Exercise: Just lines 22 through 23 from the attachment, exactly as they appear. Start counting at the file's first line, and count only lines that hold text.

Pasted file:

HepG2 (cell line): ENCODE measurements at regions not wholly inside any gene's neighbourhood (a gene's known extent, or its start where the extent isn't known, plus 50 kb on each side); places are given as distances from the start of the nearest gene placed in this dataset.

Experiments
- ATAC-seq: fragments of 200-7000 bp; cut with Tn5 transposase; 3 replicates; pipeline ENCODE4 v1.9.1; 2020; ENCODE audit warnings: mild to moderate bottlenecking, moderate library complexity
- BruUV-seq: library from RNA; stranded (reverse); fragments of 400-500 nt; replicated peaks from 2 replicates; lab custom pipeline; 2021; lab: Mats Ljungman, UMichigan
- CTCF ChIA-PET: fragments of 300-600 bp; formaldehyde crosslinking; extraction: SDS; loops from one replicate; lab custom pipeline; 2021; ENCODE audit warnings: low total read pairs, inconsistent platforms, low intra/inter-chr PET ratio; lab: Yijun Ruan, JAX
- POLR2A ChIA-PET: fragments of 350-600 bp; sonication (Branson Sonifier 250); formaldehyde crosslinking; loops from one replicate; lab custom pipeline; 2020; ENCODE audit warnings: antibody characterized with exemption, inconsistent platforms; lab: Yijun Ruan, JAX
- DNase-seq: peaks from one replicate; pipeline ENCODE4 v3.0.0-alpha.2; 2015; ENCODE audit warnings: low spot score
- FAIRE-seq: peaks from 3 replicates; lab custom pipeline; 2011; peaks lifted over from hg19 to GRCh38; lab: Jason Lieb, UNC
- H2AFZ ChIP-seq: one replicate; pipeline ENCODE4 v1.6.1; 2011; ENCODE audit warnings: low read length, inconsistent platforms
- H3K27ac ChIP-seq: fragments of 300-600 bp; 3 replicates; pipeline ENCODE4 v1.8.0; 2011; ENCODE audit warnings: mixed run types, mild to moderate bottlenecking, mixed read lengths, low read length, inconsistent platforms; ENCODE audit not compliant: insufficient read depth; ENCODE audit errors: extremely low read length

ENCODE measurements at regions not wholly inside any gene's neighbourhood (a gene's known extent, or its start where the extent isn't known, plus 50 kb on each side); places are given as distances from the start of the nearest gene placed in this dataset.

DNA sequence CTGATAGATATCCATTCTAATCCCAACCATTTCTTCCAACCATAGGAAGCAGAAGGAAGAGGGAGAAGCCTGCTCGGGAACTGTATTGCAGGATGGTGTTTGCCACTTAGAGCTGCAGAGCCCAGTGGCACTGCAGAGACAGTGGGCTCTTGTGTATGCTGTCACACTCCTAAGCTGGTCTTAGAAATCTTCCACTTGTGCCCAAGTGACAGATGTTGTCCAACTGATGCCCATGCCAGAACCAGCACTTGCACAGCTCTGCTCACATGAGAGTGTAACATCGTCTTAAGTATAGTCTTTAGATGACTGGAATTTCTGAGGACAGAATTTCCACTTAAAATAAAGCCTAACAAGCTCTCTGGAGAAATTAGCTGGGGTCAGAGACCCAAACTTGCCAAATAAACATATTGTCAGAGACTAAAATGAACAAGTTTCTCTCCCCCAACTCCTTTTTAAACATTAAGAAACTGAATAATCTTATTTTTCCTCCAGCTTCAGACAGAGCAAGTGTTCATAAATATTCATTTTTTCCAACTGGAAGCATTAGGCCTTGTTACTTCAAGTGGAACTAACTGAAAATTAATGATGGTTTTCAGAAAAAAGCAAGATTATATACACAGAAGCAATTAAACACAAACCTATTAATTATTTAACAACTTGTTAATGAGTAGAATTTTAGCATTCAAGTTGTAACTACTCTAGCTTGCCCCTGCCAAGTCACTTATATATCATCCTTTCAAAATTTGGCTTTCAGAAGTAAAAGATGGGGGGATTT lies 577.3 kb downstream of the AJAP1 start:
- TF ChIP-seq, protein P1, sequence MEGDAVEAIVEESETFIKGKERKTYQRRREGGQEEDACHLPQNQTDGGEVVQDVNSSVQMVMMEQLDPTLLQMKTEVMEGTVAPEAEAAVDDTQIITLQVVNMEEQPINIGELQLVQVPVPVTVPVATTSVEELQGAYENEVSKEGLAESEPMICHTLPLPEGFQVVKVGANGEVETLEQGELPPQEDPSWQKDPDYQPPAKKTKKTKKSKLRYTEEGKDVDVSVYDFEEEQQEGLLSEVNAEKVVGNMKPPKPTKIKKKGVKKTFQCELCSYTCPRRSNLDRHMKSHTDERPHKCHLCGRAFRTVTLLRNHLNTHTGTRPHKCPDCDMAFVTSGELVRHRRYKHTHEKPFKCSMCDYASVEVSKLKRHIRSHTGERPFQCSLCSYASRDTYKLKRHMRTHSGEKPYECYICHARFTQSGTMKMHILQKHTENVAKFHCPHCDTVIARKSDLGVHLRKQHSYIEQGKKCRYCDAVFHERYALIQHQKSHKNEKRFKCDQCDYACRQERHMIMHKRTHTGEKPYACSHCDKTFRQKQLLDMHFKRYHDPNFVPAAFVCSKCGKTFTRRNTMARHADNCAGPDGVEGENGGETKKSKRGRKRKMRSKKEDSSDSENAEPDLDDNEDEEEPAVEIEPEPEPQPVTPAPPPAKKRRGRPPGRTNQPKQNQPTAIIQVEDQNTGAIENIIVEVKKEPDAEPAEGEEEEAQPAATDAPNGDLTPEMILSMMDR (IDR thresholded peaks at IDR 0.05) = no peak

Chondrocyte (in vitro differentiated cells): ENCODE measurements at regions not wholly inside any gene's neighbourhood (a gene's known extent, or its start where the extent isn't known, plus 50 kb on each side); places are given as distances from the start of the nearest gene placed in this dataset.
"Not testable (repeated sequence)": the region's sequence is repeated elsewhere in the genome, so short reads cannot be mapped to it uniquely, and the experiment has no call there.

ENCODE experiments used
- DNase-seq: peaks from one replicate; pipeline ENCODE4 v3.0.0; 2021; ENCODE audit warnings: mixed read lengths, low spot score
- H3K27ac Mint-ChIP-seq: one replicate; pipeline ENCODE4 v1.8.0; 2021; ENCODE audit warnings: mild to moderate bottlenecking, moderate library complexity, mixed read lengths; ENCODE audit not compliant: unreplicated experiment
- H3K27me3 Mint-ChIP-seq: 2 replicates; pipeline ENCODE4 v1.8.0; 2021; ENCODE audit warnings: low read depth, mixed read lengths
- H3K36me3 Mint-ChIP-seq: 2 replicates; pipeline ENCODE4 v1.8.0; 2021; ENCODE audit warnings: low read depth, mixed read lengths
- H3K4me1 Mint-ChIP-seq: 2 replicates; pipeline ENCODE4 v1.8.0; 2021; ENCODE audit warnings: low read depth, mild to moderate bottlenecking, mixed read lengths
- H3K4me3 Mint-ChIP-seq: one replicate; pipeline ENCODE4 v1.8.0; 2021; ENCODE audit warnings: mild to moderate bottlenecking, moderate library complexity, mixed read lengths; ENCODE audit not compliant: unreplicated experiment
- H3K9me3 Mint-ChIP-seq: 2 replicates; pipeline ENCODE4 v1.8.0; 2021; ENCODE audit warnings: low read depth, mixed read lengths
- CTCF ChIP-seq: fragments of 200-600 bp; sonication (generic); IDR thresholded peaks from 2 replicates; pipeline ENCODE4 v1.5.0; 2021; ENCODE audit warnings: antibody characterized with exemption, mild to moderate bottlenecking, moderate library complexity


- H3K4me3 Mint-ChIP-seq: one replicate; pipeline ENCODE4 v1.8.0; 2021; ENCODE audit warnings: mild to moderate bottlenecking, moderate library complexity, mixed read lengths; ENCODE audit not compliant: unreplicated experiment
- H3K9me3 Mint-ChIP-seq: 2 replicates; pipeline ENCODE4 v1.8.0; 2021; ENCODE audit warnings: low read depth, mixed read lengths